“As prices increase, there are fewer buyers, and we are seeing less competitive bidding and more one bidder-one buyer scenarios.”
Mirroring the capital, cities outside Dublin experienced a 0.4pc rise to an average selling price of €310,250.
Cork and Waterford were static, but average prices in Limerick rose by 0.7pc in the quarter to €272,000, with agents REA Dooley reporting a steady increase in new listings since late February, after a later start to the season.
The biggest city rise was in Galway city, where prices increased by 0.9pc to €334,000 – an annual increase of 11pc in an active market, according to agents REA McGreal Burke.
As purchasers seek affordability outside the city, Co Galway saw selling values increase by €5,000 in the three-month period to €225,000 – an annual rise of 16pc, the highest in the country.
A total of 70pc of sales in the county were to first-time buyers, with 30pc of purchasers moving from renting or living in cities.
The smallest percentage increases came in commuter counties, where average prices went from €312,778 to €313,056 – a rise of just 0.1pc on average.
In traditional commuter towns such as Ashbourne in Co Meath, where prices fell by 1.32pc in the quarter, mortgage interest rate rises and cost-of-living concerns are foremost in purchasers’ thoughts.
“Stock levels are improving – but we are finding purchasers continue to be cautious in quarter one, and energy efficiencies and BER ratings are playing a bigger part in property sales,” said Paul Grimes of REA Grimes, Ashbourne.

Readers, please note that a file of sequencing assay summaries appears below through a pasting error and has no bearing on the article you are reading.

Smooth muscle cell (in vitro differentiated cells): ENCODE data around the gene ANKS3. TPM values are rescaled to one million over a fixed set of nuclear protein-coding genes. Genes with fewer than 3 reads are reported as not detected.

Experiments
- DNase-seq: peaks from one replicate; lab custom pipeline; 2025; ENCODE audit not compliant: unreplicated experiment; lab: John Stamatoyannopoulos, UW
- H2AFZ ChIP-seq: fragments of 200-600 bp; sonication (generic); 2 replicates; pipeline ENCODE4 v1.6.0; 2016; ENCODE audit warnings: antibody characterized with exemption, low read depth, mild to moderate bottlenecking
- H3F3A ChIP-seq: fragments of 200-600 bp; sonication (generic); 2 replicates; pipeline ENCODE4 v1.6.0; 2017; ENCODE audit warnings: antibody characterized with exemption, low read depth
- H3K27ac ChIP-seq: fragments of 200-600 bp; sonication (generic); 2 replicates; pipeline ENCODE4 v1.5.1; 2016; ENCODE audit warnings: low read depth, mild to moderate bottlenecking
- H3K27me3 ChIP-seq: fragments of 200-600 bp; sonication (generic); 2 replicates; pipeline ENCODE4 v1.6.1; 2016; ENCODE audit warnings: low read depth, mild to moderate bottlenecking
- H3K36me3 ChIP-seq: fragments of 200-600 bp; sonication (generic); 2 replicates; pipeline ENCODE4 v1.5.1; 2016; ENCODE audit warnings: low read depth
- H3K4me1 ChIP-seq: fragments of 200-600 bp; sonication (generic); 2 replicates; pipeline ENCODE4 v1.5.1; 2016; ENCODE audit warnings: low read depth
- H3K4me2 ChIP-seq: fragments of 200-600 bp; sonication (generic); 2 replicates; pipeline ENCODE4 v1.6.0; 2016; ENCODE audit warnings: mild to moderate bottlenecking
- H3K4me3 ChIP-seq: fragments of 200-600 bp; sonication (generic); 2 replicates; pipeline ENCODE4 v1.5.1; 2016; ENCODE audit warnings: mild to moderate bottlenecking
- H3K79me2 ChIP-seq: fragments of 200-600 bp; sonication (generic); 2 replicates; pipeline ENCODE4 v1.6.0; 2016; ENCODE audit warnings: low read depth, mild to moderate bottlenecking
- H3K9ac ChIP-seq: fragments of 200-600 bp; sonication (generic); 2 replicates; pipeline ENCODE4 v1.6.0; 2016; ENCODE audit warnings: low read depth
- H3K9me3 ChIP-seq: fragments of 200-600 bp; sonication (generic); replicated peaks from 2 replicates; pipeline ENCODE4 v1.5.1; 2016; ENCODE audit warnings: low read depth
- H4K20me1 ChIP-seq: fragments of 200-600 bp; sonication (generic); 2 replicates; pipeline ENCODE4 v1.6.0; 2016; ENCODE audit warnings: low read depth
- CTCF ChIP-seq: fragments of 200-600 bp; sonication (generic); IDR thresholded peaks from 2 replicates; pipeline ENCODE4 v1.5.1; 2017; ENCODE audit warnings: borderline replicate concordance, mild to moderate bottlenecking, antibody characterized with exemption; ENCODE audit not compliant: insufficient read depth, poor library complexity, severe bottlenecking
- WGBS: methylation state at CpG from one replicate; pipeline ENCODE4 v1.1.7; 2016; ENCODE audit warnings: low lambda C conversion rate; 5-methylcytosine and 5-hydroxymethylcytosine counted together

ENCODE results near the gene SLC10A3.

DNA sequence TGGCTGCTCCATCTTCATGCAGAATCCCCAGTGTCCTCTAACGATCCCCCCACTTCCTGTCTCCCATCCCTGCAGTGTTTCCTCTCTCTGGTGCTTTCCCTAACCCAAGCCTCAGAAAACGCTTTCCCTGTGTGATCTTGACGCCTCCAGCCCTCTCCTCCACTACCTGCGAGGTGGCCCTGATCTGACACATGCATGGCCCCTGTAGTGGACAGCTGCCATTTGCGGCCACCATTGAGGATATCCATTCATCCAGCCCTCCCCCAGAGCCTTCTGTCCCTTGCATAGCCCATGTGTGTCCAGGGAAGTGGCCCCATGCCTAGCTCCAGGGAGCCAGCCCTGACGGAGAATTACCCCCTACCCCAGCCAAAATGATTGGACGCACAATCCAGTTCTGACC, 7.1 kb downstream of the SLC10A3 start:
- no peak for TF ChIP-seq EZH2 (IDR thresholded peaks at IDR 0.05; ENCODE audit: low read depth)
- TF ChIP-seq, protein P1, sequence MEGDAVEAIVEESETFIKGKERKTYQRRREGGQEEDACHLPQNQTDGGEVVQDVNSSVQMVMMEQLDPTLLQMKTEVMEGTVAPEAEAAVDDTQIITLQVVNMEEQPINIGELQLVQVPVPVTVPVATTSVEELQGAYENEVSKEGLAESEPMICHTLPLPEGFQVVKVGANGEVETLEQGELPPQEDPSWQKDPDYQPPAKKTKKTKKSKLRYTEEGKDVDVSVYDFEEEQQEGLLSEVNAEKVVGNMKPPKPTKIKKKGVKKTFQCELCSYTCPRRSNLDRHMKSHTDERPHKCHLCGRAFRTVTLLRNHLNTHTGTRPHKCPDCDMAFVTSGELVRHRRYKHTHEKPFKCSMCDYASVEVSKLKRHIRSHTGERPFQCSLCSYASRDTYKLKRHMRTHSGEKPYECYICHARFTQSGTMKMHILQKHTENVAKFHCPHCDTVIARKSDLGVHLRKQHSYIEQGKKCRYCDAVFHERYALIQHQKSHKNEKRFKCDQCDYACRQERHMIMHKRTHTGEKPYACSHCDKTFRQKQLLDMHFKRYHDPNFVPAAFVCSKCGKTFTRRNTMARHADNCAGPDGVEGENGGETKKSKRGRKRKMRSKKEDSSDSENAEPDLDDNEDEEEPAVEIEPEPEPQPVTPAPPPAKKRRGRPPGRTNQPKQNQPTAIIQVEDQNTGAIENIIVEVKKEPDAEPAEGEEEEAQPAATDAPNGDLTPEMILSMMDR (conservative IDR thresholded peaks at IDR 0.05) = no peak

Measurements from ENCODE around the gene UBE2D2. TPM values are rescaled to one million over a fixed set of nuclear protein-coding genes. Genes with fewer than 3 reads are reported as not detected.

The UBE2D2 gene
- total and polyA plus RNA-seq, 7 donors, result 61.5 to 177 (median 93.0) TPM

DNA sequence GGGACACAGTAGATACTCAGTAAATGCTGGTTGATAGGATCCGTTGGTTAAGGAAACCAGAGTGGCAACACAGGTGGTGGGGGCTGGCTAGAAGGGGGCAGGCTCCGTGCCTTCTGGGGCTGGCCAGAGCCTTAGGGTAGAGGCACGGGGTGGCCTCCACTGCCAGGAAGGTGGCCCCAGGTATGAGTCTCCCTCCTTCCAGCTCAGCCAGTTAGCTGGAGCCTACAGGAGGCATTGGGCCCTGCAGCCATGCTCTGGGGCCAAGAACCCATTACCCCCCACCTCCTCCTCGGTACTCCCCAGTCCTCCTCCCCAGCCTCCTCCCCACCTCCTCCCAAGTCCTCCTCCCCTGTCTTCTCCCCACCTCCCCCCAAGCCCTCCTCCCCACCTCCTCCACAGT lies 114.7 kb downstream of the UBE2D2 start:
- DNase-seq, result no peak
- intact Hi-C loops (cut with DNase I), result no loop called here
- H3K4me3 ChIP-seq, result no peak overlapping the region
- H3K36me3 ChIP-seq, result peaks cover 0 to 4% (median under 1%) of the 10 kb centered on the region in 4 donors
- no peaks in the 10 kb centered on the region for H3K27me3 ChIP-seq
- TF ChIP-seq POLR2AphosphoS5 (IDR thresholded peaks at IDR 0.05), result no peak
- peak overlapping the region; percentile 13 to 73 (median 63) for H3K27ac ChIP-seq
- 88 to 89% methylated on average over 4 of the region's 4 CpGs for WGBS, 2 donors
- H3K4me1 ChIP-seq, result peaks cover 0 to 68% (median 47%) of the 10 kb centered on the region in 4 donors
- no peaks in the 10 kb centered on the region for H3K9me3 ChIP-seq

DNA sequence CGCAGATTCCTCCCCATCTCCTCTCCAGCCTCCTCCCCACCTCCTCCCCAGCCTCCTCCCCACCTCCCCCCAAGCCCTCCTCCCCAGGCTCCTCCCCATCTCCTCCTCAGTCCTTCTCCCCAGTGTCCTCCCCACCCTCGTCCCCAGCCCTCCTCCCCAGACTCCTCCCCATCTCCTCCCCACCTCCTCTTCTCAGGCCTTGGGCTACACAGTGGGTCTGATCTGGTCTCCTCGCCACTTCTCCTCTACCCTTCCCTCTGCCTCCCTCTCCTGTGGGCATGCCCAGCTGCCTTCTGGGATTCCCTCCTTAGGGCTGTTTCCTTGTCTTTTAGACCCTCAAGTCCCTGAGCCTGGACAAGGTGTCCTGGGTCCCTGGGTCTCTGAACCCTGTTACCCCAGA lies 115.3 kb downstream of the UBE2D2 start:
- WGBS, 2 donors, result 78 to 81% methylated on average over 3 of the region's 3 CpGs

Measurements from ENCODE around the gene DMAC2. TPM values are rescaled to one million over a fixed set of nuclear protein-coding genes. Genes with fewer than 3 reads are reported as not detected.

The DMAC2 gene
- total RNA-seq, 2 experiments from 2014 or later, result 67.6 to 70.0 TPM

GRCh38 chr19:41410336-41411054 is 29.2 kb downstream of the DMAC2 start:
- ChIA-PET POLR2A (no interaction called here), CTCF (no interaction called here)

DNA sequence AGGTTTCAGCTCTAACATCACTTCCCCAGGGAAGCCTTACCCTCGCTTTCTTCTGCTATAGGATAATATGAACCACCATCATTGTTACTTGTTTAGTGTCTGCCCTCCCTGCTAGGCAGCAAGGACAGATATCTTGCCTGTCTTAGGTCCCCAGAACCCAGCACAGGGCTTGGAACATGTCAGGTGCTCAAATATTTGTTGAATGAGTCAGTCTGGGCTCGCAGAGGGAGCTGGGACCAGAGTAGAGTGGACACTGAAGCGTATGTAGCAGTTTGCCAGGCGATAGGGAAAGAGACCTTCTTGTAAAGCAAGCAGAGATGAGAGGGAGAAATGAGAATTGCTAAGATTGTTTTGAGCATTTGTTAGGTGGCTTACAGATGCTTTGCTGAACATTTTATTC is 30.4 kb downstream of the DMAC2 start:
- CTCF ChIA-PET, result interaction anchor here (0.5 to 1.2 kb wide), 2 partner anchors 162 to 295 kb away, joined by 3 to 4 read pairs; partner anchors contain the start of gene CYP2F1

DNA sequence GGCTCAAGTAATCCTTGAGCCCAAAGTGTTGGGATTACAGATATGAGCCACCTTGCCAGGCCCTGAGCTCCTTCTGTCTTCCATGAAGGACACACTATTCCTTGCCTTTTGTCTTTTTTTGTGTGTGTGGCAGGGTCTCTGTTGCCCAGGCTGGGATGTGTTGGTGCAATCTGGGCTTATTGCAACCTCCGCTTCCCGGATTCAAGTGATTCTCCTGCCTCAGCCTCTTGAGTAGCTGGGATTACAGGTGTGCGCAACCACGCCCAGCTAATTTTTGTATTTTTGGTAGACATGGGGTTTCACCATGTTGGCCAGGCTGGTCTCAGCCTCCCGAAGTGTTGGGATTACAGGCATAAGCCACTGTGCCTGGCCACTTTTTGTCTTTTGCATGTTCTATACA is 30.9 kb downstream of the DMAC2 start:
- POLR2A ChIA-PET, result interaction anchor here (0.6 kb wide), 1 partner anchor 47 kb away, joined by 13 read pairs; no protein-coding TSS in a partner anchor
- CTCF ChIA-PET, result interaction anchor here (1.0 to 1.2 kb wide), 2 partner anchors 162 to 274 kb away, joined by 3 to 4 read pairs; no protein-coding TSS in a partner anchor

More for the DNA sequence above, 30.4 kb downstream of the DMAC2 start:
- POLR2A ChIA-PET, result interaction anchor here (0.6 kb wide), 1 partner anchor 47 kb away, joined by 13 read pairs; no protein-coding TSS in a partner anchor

In areas where new homes are being built, such as Drogheda, the price gap is widening.
There is good value to be had in second-hand property, where prices average a steady €280,000.
Traditional two-way movement from commuter towns to the capital has stalled in some counties, with Kildare agents REA Brophy Farrell reporting that most sales in the past six months have been investor-related, with landlords exiting the market. The balance includes vendors moving elsewhere in the county.
Demand for scarce properties has driven a 2.6pc three-month rise in Kerry, where average prices have hit the €300,000 mark for the first time.
Agent REA Coyne and Culloty are reporting that the number of houses for sale in the county is at its lowest level in recent times, with no new builds on the horizon.
Regarding Donegal’s 3.4pc hike, local agent Roger McCarrick of REA McCarrick in Bundoran said: “This quarter has been characterised by the traditional strong demand from buyers in Northern Ireland looking for holiday homes, as well as a strong local market.”
Nationwide, the effects of the pandemic, which heated rural markets so much previously, have now abated.
Previous Covid-19 lockdowns had caused an increase in purchases in rural locations as those from other counties but working in Dublin opted for remote working and to buy at home.
The holiday homes market has had a surge in demand this quarter, with Westport prices rising by €20,000 to €260,000 to recover from their pre-Christmas slump and interest from UK buyers seeing increased activity in west Cork since the New Year.